Now, Moritz Grossmann already presented the Hamatic in 2018 as a prototype and a year later in a fully functioning suite, ready to be delivered to customers worldwide. In 2021, the collection is expanded with the introduction of the Moritz Grossmann Hamatic Vintage. The first interpretation of the “Vintage” came with a glossy black dial with white markings, and gold hands inside a rose gold case. The style remains very much what we’re familiar with, but the Hamatic Vintage Silver-plated has some subtle updates.

The most important update is the dial, which is silver-plated by friction. This is a very traditional technique used in the 19th century but is rarely seen today. It requires rubbing a special mix of silver powder, salt, and cream of tartar with a tiny bit of water onto a blank dial. Before doing so, the dial is engraved with Roman numerals and a minute track, which are then filled with black lacquer and baked in a kiln. This ensures the silver powder mix does not stick to the lacquer. After applying the mixture, the surface is sanded down to remove excess material and leave a soft, uniform grainy texture in a silvery tone. The dial is then coated to prevent any form of oxidation. It also features a vintage “M. Grossmann” logo, originating from 1875.

This splendid-looking dial hosts a pair of violet-annealed hands, with a pear-shaped tip for the hour hand and a needle-shaped tip for the minute hand. The small seconds hand is finished in a similar tone of violet purple, a colour which is notoriously hard to get right. The bandwidth during the heat treatment to achieve a purple tone is much narrower than that of blue, for instance. Also notice the capped finishing of the central axis and hands, a very subtle touch that finishes off the dial.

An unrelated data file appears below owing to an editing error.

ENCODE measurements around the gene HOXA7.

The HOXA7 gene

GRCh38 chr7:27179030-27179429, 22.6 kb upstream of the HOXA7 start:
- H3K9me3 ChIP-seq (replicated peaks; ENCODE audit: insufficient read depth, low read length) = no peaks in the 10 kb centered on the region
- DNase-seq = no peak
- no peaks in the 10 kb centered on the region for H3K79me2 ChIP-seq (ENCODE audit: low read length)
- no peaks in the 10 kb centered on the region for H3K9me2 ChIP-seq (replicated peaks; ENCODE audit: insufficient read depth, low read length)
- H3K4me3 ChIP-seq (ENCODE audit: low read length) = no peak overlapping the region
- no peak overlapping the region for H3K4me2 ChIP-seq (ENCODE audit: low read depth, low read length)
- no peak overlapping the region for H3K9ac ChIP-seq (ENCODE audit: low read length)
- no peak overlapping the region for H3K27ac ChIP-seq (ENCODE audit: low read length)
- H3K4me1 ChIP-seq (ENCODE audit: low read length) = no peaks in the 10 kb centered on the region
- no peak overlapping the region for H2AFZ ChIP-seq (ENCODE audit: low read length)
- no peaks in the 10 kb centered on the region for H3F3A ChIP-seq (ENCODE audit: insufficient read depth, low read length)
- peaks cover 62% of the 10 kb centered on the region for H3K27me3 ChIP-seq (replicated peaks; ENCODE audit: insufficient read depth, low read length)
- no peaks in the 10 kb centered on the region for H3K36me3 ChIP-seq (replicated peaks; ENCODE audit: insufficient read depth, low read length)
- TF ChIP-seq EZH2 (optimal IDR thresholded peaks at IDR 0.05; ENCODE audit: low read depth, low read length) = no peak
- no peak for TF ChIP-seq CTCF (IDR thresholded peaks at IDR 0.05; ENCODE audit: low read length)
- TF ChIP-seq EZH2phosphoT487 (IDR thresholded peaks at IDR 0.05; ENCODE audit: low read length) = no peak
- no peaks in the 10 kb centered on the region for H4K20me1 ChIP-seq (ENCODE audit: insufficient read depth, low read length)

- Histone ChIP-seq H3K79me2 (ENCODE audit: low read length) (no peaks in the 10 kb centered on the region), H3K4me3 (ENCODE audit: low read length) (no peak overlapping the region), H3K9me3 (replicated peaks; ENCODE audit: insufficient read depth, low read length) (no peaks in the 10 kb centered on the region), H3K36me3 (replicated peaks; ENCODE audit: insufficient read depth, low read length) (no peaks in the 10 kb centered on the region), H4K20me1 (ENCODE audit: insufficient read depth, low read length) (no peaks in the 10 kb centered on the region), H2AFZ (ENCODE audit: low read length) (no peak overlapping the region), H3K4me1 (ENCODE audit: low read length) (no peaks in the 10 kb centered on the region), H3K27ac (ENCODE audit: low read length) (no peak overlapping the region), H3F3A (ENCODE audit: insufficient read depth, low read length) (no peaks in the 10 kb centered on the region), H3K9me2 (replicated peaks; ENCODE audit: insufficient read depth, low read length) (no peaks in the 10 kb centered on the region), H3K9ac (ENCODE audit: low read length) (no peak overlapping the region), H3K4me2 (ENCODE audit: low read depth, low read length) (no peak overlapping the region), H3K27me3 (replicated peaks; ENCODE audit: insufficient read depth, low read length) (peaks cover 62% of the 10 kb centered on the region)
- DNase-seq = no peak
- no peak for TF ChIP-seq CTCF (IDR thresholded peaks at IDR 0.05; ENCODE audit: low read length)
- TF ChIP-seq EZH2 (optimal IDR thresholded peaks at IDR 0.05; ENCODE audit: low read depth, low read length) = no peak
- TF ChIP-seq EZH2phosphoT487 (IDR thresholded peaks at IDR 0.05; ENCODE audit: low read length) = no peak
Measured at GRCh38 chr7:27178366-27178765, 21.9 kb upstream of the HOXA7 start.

Of course, the case for the Hamatic Vintage Silver-plated reflects the craftsmanship of its contents. The rose or white gold case measures 41mm in diameter and 11.35mm in height. The case has slightly elongated lugs for a balanced look. The signature style crown is slightly recessed in the profile of the case when pushed in. The Moritz Grossmann Hamatic Vintage comes with sapphire crystals on both front and back, as it would be a shame to hide that incredible movement. It comes on a handmade black or brown alligator leather strap with a pin buckle matching the case.

The production capacity for Moritz Grossmann is limited, and so is the Hamatic Vintage Silver-plated. Of each version, white or red gold, there will only be eight pieces available, at a price of EUR 39,900 (excl. taxes).

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3 responses

  1. Fascinante reloj. Estas maravillas salidas de la mente de un espiritu innovador, hacen oda a tiempos de genios pioneros en relojeria.